The EU project Bioprotech, coordinated by the Tunisian research institute “Centre de Biotechnologie de Sfax – CBS,” aims to expand the knowledge-based biotech industry in Tunisia. After three years, the project has come to a successful end: The number of technology transfer projects has risen, and new European research and development partnerships have emerged. The Steinbeis Team North-East initiated the project and served as a partner throughout its duration.
Next to Tunis, the Sfax region is the most economically booming region in Tunisia. It has a solid infrastructure and countless research facilities. The aim of the Bioprotech project at the CBS was to increase the amount of research and development in bioprocess technologies by supplementing the current mix with research in the areas of biosecurity, microarrays and fermentation. This opened up opportunities for crosspollination between the agriculture, environment and health industries, as well as for new partnerships with neighboring countries and the EU.
To achieve this, Steinbeis worked with other European partners and the employees of the CBS management and technology teams to develop innovation projects such as a collective platform for disease screenings, modern process engineering, or diagnostics in veterinary medicine. The Steinbeis team was responsible for training and coaching CBS scientists on the ins and outs of the European Development Programme. As a result, two new EU projects have already been launched at CBS. This has strengthened employee growth numbers and given the CBS team experience with international collaboration. At the close of the project, Steinbeis Team North-East and the Steinbeis-Europa-Zentrum carried out an evaluation, which yielded positive results: Competences in the areas of bioprocesses and transfer improved significantly. As part of its strategy for the future, the CBS plans to anchor itself in a marketoriented technology transfer network in Tunisia – similar to the way Steinbeis began in Baden-Wuerttemberg 30 years ago.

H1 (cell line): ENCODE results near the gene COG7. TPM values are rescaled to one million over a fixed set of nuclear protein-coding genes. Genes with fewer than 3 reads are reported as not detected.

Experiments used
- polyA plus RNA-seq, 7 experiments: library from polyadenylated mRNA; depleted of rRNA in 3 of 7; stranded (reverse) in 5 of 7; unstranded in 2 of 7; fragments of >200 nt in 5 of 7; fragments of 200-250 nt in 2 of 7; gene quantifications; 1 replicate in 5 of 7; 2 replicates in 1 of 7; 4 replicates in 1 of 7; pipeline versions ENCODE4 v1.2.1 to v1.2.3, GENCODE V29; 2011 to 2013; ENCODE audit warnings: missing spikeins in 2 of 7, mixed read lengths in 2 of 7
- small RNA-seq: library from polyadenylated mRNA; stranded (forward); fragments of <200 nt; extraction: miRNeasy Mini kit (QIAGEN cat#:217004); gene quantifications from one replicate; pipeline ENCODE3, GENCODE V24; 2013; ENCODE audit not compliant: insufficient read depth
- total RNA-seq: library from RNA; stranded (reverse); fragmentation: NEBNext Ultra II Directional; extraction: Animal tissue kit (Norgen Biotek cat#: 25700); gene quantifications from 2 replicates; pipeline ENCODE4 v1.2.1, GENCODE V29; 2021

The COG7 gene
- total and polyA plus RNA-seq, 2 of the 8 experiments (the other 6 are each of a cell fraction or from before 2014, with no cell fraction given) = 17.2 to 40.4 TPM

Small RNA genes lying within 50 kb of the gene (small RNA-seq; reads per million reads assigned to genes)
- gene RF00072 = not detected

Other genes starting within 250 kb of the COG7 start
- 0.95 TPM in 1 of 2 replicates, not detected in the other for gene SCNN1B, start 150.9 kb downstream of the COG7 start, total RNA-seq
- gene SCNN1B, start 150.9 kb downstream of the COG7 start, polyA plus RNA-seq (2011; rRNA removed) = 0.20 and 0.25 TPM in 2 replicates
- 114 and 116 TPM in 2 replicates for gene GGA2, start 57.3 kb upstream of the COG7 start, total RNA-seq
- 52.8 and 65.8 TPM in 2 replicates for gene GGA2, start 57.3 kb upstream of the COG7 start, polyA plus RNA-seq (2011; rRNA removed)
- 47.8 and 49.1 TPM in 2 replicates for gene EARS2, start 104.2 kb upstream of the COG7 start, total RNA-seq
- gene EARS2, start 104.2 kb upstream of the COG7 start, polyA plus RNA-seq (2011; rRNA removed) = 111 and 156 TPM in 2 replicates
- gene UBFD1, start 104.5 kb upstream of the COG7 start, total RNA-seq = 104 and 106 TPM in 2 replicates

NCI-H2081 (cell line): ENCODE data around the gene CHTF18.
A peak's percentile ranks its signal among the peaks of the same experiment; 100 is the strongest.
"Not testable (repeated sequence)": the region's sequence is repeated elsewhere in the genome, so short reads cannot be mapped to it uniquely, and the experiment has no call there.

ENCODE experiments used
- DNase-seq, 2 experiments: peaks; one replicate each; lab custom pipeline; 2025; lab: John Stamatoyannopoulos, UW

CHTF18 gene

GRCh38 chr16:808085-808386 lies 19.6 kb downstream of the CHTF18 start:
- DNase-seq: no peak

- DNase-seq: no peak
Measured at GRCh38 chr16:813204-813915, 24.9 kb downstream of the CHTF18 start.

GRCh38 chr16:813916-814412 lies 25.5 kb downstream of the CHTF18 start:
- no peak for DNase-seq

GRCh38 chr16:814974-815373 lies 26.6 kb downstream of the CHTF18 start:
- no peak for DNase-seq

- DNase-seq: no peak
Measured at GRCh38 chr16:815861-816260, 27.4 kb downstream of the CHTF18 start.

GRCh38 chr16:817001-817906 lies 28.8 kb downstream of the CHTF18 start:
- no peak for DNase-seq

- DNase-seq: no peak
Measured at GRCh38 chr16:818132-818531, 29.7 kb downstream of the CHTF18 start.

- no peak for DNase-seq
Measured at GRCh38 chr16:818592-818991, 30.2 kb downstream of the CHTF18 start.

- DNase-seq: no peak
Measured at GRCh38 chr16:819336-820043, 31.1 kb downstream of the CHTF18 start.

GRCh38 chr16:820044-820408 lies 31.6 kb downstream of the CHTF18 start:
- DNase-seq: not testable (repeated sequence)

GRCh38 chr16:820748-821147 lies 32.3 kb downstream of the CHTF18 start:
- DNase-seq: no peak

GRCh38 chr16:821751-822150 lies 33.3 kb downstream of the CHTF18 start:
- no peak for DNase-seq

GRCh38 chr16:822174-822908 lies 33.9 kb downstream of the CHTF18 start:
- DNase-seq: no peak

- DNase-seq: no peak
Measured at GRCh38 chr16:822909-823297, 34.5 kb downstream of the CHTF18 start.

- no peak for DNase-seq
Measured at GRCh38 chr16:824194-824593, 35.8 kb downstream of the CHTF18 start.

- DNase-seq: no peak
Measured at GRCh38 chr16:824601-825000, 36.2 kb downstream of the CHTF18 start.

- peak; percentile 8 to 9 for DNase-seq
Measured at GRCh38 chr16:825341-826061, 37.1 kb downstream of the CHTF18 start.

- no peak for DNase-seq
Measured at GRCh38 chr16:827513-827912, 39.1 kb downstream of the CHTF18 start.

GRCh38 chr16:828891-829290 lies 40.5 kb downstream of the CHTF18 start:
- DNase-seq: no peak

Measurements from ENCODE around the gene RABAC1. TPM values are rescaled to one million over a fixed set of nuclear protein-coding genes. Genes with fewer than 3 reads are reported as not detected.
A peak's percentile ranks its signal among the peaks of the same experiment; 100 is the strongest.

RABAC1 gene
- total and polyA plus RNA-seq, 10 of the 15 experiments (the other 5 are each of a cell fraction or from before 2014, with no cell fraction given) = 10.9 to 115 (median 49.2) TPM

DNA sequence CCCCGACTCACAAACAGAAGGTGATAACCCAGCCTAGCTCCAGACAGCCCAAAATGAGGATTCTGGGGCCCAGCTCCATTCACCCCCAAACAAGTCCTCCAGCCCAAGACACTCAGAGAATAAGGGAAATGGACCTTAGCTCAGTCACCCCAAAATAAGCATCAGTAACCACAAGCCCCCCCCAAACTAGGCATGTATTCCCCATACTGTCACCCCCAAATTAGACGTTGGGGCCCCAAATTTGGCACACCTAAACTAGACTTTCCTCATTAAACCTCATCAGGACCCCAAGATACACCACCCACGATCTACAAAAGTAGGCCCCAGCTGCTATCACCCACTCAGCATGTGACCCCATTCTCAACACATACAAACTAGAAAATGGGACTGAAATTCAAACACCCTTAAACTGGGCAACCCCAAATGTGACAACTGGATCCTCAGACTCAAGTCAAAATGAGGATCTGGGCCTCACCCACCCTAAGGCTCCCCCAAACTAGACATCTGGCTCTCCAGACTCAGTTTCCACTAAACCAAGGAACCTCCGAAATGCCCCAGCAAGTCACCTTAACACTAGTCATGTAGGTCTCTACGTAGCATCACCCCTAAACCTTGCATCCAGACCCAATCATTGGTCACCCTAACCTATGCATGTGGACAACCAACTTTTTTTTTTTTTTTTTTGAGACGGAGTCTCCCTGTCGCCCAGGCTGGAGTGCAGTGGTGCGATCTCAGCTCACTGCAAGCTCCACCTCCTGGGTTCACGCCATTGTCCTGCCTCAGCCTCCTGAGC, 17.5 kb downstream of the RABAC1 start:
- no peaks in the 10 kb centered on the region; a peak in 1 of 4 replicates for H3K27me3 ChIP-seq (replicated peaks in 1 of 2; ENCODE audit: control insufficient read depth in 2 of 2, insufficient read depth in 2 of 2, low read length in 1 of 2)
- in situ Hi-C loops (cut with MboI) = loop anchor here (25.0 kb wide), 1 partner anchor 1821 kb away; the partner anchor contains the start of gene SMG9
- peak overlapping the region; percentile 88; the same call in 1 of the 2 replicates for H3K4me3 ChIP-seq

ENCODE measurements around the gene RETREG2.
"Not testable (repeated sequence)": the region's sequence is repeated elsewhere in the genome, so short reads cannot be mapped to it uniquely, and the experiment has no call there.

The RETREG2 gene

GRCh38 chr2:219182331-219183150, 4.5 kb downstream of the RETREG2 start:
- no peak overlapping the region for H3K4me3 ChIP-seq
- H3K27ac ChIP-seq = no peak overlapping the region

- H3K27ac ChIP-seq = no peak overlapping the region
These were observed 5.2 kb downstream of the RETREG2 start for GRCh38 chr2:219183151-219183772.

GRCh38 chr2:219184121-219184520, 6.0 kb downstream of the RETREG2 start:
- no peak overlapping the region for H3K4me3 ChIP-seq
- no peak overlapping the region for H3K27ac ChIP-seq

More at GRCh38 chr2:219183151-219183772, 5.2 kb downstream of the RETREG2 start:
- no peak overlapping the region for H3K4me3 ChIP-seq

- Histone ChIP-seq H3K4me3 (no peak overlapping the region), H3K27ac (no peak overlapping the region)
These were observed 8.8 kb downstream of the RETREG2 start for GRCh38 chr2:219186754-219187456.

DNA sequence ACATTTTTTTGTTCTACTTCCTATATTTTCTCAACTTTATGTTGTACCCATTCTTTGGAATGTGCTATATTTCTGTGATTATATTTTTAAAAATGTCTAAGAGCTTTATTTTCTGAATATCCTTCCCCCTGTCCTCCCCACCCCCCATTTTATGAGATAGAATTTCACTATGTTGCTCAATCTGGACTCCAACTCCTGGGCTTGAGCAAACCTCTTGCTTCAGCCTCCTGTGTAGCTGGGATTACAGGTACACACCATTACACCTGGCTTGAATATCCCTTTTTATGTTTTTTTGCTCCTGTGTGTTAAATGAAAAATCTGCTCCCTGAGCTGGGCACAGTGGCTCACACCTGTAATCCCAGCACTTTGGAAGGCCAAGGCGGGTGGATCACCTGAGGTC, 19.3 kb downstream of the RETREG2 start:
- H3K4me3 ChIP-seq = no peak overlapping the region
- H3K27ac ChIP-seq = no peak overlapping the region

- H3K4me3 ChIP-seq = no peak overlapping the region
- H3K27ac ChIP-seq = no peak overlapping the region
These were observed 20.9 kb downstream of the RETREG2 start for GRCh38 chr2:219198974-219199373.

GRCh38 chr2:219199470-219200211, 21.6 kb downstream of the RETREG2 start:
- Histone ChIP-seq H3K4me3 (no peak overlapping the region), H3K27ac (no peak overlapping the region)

As a commodity, drinking water must meet high quality standards. This applies even when it is used for sparkling beverages or alcoholic drinks. Heavy metal content like copper, iron and nickel are crucial dietary minerals for the human body, and are necessary for daily functions. But excessive levels can have serious health consequences, which is why the appropriate authorities regulate these substances. The Steinbeis Innovation Center for System Solutions in Measuring and Automation Technology is developing measurement instruments to monitor these limit values.
As part of a cooperative project with the Central Innovation Program for SMEs, Steinfurth Electromechanical Measuring Systems, SABO Electronics GmbH, Institute Mabel at Heidelberg University and the Uni versity of Saarland, Steinbeis experts are working on the development of a measurement tool for the monitoring of heavy metal content in drinking water and drinks. The measurement principle is based on the change in photophysical attributes of a fluorophore through resonant energy transfer (FRET) using an optomechanical sensor system. Taking the latest research into consideration, a compact and innovative instrument is being designed which can be implemented in industry in order to control the concentration of heavy metal ions.
Heating and cooling of mobile spaces typically takes place via convective systems. Through constant air exchange with the environment, however, the produced heat or cold can quickly be lost. In a project by the Central Innovation Program for SMEs, the not-for-profit Steinbeis Transfer Center for Drive and Handling Technology in Mechanical Engineering in Chemnitz, in cooperation with the Saxon Textile Research Institute and an SME, developed a climate control component that significantly reduces losses.
The Steinbeis experts and the project partners created a mobile climate control system for use in event and emergency medical services tents, mobile hospitals and non-air conditioned rooms. The innovative system is equipped to heat and cool the appropriate spaces. Energy transfer takes place mostly through radiation, so the heating system is directly integrated into the climate control component. Cooling elements are fed in from an external system. The modular construction enables a high degree of adaptability to the given conditions. The technology has been patent protected.